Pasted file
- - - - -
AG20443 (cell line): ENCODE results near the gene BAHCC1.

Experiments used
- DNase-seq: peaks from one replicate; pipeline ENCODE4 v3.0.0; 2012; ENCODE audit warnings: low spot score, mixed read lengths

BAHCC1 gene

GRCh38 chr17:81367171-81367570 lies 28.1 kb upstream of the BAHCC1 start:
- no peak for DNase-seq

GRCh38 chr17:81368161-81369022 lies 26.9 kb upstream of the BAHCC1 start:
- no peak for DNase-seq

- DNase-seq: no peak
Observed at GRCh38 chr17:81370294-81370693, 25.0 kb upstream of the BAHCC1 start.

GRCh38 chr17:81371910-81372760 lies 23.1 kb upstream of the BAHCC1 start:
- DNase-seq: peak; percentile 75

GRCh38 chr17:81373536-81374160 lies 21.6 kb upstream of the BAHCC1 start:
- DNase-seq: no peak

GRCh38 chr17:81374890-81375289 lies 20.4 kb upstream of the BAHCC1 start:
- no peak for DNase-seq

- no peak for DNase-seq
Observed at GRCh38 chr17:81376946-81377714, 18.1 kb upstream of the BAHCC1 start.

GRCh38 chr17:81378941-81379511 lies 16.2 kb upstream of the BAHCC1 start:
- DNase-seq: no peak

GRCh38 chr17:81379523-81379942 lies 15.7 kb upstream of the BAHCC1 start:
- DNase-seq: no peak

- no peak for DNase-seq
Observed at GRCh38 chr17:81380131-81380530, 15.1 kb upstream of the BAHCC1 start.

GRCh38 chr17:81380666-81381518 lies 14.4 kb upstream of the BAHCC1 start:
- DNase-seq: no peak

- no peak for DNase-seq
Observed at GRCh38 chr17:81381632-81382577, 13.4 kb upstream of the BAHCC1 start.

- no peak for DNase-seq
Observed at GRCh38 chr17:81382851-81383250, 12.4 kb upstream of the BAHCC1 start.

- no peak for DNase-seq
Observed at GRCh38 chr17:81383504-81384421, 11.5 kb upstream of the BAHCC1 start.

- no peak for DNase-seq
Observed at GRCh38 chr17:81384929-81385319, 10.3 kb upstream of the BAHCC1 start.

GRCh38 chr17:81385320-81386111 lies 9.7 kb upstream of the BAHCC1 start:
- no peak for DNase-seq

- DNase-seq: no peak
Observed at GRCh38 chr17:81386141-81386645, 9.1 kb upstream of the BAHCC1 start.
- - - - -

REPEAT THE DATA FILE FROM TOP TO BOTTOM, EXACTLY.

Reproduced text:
AG20443 (cell line): ENCODE results near the gene BAHCC1.

Experiments used
- DNase-seq: peaks from one replicate; pipeline ENCODE4 v3.0.0; 2012; ENCODE audit warnings: low spot score, mixed read lengths

BAHCC1 gene

GRCh38 chr17:81367171-81367570 lies 28.1 kb upstream of the BAHCC1 start:
- no peak for DNase-seq

GRCh38 chr17:81368161-81369022 lies 26.9 kb upstream of the BAHCC1 start:
- no peak for DNase-seq

- DNase-seq: no peak
Observed at GRCh38 chr17:81370294-81370693, 25.0 kb upstream of the BAHCC1 start.

GRCh38 chr17:81371910-81372760 lies 23.1 kb upstream of the BAHCC1 start:
- DNase-seq: peak; percentile 75

GRCh38 chr17:81373536-81374160 lies 21.6 kb upstream of the BAHCC1 start:
- DNase-seq: no peak

GRCh38 chr17:81374890-81375289 lies 20.4 kb upstream of the BAHCC1 start:
- no peak for DNase-seq

- no peak for DNase-seq
Observed at GRCh38 chr17:81376946-81377714, 18.1 kb upstream of the BAHCC1 start.

GRCh38 chr17:81378941-81379511 lies 16.2 kb upstream of the BAHCC1 start:
- DNase-seq: no peak

GRCh38 chr17:81379523-81379942 lies 15.7 kb upstream of the BAHCC1 start:
- DNase-seq: no peak

- no peak for DNase-seq
Observed at GRCh38 chr17:81380131-81380530, 15.1 kb upstream of the BAHCC1 start.

GRCh38 chr17:81380666-81381518 lies 14.4 kb upstream of the BAHCC1 start:
- DNase-seq: no peak

- no peak for DNase-seq
Observed at GRCh38 chr17:81381632-81382577, 13.4 kb upstream of the BAHCC1 start.

- no peak for DNase-seq
Observed at GRCh38 chr17:81382851-81383250, 12.4 kb upstream of the BAHCC1 start.

- no peak for DNase-seq
Observed at GRCh38 chr17:81383504-81384421, 11.5 kb upstream of the BAHCC1 start.

- no peak for DNase-seq
Observed at GRCh38 chr17:81384929-81385319, 10.3 kb upstream of the BAHCC1 start.

GRCh38 chr17:81385320-81386111 lies 9.7 kb upstream of the BAHCC1 start:
- no peak for DNase-seq

- DNase-seq: no peak
Observed at GRCh38 chr17:81386141-81386645, 9.1 kb upstream of the BAHCC1 start.